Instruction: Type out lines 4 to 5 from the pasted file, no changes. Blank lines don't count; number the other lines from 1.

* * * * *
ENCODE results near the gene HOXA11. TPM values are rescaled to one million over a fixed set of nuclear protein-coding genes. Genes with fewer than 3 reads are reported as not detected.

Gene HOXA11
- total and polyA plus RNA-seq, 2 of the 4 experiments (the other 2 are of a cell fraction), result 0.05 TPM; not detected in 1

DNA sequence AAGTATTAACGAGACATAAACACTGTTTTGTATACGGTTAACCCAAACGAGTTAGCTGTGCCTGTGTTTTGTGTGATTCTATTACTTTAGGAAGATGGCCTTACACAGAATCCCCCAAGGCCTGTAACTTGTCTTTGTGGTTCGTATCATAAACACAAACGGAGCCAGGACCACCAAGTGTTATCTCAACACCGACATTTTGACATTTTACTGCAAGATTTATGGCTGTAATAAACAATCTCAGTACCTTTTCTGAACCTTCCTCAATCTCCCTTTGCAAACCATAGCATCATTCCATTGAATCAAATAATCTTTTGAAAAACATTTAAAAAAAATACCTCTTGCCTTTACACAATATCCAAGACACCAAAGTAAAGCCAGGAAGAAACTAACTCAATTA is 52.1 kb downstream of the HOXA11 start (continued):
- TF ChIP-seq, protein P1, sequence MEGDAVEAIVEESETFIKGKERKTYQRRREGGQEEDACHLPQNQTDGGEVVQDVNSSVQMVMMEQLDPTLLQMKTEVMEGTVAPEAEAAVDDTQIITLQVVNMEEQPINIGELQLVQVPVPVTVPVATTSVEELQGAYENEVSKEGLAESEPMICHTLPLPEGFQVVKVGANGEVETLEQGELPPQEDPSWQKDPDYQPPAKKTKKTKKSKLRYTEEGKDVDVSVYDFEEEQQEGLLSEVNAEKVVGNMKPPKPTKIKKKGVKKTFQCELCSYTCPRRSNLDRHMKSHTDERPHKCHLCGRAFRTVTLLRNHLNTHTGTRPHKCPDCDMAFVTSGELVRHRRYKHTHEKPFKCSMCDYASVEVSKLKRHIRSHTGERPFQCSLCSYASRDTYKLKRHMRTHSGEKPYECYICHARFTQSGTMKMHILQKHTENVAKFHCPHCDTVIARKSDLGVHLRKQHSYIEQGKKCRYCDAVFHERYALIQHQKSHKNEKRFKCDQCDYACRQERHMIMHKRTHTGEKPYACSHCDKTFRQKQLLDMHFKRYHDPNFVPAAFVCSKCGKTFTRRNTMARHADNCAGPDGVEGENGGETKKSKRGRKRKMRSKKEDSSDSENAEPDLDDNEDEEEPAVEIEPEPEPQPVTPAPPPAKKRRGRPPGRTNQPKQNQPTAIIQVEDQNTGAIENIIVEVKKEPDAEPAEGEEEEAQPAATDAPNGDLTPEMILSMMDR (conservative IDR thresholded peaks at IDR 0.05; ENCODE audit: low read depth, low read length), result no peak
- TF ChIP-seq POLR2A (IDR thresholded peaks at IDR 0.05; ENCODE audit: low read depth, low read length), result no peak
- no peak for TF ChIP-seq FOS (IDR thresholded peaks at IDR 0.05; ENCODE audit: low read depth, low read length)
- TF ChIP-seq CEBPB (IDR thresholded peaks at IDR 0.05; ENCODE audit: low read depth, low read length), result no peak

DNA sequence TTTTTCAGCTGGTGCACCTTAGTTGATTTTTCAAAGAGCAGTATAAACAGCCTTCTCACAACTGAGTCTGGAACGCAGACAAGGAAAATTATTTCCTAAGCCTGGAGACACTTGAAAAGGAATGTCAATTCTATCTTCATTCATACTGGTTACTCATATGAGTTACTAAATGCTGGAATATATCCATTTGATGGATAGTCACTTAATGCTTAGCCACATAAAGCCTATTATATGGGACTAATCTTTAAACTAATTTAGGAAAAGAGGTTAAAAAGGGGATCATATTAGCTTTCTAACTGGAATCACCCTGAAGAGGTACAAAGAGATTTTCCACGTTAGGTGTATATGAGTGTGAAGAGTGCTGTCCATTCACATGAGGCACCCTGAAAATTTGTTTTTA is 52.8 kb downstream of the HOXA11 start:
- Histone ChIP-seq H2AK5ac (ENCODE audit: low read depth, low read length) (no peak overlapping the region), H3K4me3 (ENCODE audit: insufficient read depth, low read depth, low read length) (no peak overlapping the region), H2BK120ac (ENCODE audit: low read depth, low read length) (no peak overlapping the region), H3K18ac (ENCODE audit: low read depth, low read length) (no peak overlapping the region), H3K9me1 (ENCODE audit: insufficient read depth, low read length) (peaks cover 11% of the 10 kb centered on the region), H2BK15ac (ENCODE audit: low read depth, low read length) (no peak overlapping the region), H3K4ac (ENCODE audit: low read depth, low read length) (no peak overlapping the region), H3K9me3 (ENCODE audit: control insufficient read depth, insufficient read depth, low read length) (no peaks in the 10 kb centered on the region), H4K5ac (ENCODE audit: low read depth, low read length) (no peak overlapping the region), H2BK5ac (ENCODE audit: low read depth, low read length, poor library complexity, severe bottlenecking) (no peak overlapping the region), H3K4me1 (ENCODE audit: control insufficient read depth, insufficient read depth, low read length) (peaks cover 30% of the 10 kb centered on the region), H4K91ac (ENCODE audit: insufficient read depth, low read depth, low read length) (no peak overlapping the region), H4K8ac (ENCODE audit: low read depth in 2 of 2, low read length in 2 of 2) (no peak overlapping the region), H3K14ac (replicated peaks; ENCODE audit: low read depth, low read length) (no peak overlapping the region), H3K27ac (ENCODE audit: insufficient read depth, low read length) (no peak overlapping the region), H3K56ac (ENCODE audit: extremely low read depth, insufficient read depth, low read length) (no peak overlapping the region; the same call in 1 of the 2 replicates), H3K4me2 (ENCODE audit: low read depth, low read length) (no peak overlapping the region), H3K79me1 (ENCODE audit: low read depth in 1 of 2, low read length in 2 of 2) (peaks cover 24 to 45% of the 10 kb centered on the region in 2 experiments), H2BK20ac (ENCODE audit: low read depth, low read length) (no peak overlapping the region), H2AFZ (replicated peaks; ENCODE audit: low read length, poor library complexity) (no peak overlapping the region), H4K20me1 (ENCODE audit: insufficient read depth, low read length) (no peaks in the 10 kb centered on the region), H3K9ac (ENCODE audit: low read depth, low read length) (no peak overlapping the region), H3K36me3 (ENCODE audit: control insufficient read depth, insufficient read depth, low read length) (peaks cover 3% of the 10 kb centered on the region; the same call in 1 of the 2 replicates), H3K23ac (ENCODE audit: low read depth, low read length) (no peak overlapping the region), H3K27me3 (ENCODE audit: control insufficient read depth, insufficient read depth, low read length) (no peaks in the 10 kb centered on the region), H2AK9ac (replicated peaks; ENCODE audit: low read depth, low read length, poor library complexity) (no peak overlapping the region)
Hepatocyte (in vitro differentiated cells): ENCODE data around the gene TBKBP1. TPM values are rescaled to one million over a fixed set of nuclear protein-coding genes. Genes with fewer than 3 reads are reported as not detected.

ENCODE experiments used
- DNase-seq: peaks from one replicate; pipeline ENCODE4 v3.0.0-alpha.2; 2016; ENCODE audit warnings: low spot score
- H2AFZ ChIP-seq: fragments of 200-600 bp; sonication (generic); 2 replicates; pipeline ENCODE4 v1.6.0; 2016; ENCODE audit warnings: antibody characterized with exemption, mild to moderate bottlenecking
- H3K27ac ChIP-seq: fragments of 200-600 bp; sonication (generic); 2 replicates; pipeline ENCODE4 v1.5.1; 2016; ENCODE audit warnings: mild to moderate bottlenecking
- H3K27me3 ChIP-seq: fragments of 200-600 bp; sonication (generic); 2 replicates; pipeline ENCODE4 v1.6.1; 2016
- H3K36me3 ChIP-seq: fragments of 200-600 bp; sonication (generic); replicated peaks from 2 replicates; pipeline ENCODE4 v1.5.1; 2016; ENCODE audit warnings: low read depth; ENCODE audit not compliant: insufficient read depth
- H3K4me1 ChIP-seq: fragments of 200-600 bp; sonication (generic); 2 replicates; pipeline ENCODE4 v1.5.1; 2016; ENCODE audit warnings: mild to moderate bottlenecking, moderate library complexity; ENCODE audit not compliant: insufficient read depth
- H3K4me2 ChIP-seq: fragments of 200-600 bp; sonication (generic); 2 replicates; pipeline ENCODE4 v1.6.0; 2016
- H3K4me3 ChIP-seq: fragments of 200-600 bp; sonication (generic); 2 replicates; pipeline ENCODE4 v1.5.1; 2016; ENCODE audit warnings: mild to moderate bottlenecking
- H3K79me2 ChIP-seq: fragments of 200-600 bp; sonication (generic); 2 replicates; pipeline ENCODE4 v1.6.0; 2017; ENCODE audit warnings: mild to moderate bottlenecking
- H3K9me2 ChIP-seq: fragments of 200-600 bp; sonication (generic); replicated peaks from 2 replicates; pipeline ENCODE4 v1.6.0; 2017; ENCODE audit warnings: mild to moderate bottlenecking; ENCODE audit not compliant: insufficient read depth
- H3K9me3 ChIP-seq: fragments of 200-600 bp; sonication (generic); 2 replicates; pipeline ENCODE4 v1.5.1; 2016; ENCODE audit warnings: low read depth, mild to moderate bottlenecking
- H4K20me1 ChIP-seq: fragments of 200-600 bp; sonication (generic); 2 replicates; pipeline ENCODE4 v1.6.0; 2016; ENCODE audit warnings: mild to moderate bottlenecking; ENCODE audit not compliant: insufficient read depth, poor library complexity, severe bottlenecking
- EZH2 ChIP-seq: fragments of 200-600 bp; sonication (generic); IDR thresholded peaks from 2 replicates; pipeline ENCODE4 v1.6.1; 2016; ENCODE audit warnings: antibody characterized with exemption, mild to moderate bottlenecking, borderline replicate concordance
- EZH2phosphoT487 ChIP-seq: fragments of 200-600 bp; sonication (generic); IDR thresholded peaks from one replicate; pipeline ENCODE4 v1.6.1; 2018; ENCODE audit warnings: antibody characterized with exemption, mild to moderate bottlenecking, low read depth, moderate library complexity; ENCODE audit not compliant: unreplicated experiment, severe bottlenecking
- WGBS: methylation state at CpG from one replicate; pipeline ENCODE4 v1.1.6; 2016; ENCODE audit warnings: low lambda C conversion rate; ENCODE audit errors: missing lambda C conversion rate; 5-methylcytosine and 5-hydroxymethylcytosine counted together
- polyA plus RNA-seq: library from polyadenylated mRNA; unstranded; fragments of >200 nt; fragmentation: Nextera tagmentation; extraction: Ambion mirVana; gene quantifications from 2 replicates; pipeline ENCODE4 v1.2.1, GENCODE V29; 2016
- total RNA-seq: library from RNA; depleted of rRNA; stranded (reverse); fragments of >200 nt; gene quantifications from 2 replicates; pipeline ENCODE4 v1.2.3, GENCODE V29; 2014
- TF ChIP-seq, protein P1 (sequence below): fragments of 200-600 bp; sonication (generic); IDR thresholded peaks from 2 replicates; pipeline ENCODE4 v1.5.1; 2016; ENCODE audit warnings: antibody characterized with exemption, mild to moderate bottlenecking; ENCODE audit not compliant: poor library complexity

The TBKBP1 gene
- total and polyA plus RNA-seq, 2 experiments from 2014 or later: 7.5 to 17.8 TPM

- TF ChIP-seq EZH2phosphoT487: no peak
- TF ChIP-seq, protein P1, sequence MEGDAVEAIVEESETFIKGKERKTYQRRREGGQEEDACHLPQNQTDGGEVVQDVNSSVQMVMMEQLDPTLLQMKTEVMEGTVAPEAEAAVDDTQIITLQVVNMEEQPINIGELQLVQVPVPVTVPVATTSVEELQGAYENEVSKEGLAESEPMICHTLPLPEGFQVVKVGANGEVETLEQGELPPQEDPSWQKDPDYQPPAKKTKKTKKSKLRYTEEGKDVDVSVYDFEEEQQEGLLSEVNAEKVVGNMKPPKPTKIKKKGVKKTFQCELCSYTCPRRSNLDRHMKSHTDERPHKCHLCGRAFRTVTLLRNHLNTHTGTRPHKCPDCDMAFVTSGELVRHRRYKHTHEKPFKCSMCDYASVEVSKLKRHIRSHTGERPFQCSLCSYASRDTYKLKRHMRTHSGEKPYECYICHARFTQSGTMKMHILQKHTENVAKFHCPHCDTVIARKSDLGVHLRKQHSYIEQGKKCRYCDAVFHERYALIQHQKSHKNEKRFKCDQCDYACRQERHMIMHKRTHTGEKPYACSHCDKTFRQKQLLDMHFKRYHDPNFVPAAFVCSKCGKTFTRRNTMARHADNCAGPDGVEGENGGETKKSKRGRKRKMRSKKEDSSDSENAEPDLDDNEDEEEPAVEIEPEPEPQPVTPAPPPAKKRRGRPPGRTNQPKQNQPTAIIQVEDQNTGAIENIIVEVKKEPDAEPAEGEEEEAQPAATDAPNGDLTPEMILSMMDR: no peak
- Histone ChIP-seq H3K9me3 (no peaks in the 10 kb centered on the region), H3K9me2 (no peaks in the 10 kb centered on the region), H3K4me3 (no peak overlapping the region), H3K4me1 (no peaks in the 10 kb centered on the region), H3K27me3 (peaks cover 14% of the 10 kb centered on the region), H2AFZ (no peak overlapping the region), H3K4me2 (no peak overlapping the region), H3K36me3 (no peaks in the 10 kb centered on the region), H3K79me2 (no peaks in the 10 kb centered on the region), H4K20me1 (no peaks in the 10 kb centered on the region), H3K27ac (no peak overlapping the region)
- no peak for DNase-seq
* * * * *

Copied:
DNA sequence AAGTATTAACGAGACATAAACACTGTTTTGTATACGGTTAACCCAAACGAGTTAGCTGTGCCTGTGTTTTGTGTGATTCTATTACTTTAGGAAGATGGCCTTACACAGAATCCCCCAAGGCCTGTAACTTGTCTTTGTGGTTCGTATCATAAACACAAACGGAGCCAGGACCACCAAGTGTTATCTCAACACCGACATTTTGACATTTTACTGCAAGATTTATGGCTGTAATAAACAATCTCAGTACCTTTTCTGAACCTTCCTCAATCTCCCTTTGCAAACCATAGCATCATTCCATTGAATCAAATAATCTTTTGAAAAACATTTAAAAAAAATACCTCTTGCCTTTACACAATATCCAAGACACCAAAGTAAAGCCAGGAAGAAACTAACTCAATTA is 52.1 kb downstream of the HOXA11 start (continued):
- TF ChIP-seq, protein P1, sequence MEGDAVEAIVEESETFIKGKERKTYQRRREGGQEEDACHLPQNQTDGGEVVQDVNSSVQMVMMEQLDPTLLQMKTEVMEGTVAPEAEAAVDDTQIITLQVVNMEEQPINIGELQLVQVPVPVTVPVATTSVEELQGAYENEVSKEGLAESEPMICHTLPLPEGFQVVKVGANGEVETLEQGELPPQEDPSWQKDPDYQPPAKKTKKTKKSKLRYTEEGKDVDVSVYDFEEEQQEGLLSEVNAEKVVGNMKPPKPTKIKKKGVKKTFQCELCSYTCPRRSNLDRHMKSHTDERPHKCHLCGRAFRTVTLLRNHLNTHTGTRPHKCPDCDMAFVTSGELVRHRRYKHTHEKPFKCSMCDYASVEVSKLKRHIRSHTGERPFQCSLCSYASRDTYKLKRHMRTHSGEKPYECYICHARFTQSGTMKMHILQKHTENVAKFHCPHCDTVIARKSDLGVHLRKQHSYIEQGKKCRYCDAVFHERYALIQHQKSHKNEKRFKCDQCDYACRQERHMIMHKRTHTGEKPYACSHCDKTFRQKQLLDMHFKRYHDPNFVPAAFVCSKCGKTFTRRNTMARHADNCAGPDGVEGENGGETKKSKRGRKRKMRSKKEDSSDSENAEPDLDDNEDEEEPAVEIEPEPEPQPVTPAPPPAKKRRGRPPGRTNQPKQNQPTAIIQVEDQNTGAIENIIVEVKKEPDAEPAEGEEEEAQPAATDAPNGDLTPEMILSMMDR (conservative IDR thresholded peaks at IDR 0.05; ENCODE audit: low read depth, low read length), result no peak